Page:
The Warning of No Money and No Business

This article was originally published in the “CAPITOL BUSINESS : The Business-Government Connection” section of the Sacramento Union on July 3rd, 1991.

For the first time in over fifty years, the State Government of California has had a decline in its revenue from previous years.  The 1990-91 fiscal year just closed a few days ago on June 30th with a serious warning for policy makers – a revenue gap of $462 million dollars.  Not since the Great Depression in the 1930’s has California faced the problem of having declining revenues.

The economy is not totally to blame.  We have rarely seen so many years of sustained economic growth as we have in the recent past, even with our slight recessional dips here and there.  In fact, this recent recession appears to be bottoming out much sooner than many forecasters predicted.

While there are many reasons for the lost of revenue, in part I believe it is indicative of our state’s economic engine being dismantled business by business as California loses its economic and competitive advantage to our states.  After all, this is a free economy and nothing says that business has to stay here (or new ones come here), even if we are the land of Hollywood, glamour and sun-drenched beaches.

You may recall that even Jim Morgan, husband of State Senator Rebecca Morgan (R-Los Altos Hills), decided a few months ago to take his new $100 million facility for 2,000 employees out of California to Texas.  According to Mr. Morgan, “the attitude of state and local government toward industry is pathetic.”

When you consider the rising cost of living; workers compensation rates which are almost double some of our neighboring states; prevailing wage legislation; the potential of mandated health care; the proposals for split-role property taxes for business (which will keep coming back); and all of the regulatory hassles (such as SB 198 and the detailed worker safety requirements), why stay?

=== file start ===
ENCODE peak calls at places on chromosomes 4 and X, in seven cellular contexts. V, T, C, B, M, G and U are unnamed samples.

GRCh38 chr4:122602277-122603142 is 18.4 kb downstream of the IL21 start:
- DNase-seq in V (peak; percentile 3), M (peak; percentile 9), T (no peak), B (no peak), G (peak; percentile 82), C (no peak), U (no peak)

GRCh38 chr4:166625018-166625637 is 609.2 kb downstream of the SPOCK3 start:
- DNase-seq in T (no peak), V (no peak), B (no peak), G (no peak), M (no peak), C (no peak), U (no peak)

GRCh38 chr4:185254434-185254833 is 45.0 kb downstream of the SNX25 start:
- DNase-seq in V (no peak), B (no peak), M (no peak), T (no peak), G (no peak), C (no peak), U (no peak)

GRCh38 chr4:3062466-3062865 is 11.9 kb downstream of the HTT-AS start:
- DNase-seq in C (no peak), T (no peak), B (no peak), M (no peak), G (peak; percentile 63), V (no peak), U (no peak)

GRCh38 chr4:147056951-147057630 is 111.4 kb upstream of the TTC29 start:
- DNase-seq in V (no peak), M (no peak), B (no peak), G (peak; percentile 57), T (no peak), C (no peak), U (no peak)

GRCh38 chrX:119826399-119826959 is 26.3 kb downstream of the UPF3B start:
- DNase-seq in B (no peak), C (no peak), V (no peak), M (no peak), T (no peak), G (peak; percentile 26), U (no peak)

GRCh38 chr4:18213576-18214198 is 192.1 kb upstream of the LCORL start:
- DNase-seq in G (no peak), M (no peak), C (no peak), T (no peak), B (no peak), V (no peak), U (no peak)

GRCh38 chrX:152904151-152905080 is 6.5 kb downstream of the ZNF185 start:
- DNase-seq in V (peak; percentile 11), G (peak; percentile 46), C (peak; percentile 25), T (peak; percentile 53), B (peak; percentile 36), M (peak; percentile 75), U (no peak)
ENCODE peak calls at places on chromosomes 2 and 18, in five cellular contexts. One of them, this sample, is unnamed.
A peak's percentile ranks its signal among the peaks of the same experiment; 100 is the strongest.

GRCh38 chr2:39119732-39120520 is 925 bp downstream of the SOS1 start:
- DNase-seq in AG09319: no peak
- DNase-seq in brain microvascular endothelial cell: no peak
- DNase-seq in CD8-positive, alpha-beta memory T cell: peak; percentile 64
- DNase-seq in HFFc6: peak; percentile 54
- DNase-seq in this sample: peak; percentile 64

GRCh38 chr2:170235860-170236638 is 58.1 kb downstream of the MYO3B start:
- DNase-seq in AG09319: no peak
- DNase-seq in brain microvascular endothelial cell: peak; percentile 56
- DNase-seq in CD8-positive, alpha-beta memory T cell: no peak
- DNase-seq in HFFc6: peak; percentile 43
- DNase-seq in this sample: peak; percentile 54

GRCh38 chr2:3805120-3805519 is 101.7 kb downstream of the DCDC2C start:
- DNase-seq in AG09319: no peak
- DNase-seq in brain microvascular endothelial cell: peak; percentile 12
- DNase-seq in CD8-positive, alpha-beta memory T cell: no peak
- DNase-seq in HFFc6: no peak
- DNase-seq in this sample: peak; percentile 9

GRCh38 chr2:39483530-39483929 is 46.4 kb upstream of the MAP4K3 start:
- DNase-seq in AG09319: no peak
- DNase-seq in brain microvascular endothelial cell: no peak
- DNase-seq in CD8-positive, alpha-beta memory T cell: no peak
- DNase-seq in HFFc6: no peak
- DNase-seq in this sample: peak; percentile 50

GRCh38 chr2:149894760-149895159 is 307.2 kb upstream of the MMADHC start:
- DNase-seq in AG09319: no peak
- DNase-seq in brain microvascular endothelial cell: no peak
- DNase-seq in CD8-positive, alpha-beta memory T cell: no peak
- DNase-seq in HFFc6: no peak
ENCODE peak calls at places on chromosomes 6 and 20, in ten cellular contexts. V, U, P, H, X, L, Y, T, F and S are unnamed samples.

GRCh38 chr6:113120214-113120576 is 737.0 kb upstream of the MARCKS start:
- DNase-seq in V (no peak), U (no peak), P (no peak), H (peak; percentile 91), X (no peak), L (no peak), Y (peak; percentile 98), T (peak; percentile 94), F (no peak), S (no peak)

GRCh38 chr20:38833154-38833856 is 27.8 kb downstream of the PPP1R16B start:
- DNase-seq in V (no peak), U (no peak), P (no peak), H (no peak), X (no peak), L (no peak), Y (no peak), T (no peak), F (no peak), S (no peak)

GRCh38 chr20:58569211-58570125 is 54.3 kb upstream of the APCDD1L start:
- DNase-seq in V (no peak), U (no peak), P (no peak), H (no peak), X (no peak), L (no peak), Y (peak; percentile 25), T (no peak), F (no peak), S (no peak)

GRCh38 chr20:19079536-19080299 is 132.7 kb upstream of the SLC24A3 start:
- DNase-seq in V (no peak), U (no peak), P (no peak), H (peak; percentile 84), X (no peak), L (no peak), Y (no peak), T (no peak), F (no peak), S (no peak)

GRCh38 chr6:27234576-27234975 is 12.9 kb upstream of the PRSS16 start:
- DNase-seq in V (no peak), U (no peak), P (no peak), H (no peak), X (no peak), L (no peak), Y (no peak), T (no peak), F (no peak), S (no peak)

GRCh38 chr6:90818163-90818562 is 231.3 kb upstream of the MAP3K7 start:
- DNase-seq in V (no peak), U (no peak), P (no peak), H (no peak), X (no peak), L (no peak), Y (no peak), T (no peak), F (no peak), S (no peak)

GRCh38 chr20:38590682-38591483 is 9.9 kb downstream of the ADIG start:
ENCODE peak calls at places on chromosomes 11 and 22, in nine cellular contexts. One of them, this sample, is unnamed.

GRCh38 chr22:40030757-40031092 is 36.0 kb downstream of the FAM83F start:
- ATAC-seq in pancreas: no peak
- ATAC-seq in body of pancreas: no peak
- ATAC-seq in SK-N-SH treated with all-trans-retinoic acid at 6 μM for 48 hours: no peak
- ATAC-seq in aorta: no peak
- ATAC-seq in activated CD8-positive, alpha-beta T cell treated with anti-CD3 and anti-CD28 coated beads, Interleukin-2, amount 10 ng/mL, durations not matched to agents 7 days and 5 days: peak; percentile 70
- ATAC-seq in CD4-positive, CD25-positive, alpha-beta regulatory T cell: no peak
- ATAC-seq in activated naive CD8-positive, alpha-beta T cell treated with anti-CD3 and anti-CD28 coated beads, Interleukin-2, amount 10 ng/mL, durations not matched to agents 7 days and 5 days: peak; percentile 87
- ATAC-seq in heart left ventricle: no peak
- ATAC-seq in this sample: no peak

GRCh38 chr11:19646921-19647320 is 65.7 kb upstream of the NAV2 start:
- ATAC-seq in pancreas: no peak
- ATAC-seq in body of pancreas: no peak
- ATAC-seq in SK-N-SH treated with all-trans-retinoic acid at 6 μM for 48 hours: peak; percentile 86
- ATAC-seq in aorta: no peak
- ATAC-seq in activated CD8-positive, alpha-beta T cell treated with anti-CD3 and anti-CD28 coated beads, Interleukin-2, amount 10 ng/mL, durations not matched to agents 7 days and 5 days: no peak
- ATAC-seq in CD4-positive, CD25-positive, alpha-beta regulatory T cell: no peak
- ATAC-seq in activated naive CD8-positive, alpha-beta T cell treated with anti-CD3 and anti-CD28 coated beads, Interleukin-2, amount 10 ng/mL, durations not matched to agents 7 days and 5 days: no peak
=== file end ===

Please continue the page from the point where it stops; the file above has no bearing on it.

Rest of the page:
Aerospace officials expect that most of the Aerospace industry will flee California over the next several decades for all of these reasons.  And that is an unfortunate blow to the California economy when you consider that Aerospace alone employs over 150,000 Californians.  Those employees buy what they need within our local communities, and local government needs every sales tax dollar it can lay its hands on.  Furthermore, each manufacturing employee on average creates 2.25 jobs elsewhere in the state economy.

One company I am familiar with is moving out of its Los Angeles headquarters to the Midwest with the next two years, and taking over 700 employees with it.  The reasons?  First, the cost of living and doing business is over 25% less than in Southern California.  This will save the company millions of dollars which can be better used in product development and valuable new facilities.  Secondly, its employees struggle with the quality of life in Los Angeles area.  Homes are outrageously priced and thousands of man-hours are wasted behind the wheel in traffic jams.  Thirdly, new facilities out-of-state are less expensive than constructing new buildings within California.  Finally, medical care alone will cost one million dollars less than in California.  Given all the facts, they have little choice.  California is pricing itself out of the market.

Given all of the facts, our state and local governments better listen to the economic warnings of our first statewide revenue decline since the Great Depression.  The bell tolls for us.

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